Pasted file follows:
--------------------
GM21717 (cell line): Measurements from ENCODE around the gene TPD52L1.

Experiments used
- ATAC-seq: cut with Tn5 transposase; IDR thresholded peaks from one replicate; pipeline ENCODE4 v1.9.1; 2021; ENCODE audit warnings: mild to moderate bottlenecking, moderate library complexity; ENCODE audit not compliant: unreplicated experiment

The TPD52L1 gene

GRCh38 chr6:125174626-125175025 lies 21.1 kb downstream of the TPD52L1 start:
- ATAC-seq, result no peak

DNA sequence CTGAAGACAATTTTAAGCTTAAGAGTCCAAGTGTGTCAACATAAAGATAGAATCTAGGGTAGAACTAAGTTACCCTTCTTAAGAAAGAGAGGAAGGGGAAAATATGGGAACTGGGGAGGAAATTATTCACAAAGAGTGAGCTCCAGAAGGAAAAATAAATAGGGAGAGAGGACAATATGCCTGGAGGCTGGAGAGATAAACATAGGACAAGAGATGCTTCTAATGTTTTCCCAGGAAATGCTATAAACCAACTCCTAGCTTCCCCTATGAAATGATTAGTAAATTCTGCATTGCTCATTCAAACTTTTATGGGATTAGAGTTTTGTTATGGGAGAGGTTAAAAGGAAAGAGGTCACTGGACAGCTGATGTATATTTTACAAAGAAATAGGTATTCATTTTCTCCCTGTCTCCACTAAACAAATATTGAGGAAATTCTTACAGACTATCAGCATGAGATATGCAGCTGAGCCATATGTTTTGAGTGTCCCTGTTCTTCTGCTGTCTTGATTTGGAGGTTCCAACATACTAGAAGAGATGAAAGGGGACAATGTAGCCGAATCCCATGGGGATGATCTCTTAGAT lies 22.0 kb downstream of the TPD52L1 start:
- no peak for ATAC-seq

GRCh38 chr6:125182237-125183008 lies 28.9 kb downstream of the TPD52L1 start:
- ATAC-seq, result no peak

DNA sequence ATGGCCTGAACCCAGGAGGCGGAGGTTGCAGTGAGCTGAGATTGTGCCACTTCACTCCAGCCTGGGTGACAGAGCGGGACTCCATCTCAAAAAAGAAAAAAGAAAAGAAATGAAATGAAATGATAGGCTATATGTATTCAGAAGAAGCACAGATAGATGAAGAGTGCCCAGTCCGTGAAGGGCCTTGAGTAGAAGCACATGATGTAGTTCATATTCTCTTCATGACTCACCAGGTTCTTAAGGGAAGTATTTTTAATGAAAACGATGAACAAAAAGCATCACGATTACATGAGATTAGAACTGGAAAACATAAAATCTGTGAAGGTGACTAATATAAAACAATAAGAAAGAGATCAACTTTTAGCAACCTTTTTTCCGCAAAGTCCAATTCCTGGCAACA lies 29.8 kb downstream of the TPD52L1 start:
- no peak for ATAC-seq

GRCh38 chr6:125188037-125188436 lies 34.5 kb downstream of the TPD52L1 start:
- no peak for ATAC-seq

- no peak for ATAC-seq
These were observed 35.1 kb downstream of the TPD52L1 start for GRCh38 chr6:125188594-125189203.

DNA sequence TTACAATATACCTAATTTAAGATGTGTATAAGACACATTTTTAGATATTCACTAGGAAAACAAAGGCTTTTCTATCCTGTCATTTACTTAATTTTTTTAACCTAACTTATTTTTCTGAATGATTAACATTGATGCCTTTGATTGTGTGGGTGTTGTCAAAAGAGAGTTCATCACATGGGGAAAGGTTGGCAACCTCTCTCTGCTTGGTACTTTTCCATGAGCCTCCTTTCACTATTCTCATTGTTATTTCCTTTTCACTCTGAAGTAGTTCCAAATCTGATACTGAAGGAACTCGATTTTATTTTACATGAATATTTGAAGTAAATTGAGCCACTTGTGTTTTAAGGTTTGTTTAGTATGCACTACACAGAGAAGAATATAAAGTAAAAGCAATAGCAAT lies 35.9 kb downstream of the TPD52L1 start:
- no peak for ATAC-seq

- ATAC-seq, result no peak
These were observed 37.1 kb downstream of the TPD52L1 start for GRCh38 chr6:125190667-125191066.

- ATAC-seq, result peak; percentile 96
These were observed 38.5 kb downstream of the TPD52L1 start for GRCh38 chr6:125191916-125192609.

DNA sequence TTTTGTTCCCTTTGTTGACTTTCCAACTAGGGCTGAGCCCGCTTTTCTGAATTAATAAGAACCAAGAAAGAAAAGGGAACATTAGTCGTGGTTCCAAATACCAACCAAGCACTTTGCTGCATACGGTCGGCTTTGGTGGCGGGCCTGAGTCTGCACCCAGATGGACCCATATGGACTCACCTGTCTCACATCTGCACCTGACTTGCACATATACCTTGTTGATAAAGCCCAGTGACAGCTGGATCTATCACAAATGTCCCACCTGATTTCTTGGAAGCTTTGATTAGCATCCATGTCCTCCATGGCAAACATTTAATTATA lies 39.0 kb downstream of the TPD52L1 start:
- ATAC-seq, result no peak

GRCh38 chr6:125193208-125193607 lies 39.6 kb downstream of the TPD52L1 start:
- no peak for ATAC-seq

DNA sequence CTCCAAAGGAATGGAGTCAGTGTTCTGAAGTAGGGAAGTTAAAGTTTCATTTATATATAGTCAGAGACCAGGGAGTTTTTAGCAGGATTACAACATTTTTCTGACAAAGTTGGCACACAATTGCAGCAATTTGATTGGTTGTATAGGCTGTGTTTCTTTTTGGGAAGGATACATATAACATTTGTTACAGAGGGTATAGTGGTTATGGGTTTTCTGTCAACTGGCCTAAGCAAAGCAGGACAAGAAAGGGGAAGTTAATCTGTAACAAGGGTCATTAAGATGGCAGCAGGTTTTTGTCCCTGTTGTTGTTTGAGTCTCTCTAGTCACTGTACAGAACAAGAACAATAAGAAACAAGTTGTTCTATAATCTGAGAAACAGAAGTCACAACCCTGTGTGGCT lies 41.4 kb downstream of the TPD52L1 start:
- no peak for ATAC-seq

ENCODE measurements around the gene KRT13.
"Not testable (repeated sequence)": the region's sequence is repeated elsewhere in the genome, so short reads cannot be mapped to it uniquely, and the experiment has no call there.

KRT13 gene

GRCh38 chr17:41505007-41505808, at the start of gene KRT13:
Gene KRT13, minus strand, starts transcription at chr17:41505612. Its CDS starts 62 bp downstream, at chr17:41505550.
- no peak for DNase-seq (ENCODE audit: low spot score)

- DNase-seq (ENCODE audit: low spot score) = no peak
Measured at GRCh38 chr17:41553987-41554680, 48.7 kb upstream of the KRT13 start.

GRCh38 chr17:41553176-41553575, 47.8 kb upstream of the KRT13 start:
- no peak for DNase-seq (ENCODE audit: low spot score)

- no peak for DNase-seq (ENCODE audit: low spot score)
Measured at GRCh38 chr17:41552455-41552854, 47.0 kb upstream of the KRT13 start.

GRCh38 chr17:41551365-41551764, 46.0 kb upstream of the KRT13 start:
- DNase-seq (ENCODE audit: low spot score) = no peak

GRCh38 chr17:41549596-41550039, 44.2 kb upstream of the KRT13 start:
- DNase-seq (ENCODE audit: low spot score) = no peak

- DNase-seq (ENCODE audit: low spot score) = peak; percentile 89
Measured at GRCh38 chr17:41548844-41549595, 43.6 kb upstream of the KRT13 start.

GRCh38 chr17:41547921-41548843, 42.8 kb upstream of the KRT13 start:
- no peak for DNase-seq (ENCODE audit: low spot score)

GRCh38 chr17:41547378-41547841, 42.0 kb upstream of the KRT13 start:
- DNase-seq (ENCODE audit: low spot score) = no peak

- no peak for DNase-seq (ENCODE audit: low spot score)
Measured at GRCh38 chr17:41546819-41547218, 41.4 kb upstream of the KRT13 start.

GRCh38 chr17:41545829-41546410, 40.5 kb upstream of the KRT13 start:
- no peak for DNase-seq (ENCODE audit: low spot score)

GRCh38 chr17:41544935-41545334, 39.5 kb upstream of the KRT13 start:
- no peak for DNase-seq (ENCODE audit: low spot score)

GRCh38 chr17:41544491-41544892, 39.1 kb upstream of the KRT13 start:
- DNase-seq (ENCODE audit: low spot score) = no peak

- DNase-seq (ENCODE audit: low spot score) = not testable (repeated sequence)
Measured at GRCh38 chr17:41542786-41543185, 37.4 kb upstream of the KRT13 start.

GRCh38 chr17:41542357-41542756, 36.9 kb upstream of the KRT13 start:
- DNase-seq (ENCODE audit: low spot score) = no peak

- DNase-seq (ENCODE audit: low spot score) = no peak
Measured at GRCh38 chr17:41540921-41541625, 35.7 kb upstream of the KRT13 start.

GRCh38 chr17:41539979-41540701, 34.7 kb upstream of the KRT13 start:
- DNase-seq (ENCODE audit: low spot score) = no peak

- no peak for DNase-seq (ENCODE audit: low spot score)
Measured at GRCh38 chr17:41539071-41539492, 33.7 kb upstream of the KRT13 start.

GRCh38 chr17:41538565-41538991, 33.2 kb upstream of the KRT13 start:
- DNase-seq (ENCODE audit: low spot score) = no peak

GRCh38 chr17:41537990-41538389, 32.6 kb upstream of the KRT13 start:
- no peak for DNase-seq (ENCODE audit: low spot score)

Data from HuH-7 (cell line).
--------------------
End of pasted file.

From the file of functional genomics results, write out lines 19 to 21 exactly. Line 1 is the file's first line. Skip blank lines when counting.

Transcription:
- ATAC-seq, result no peak
These were observed 37.1 kb downstream of the TPD52L1 start for GRCh38 chr6:125190667-125191066.

- ATAC-seq, result peak; percentile 96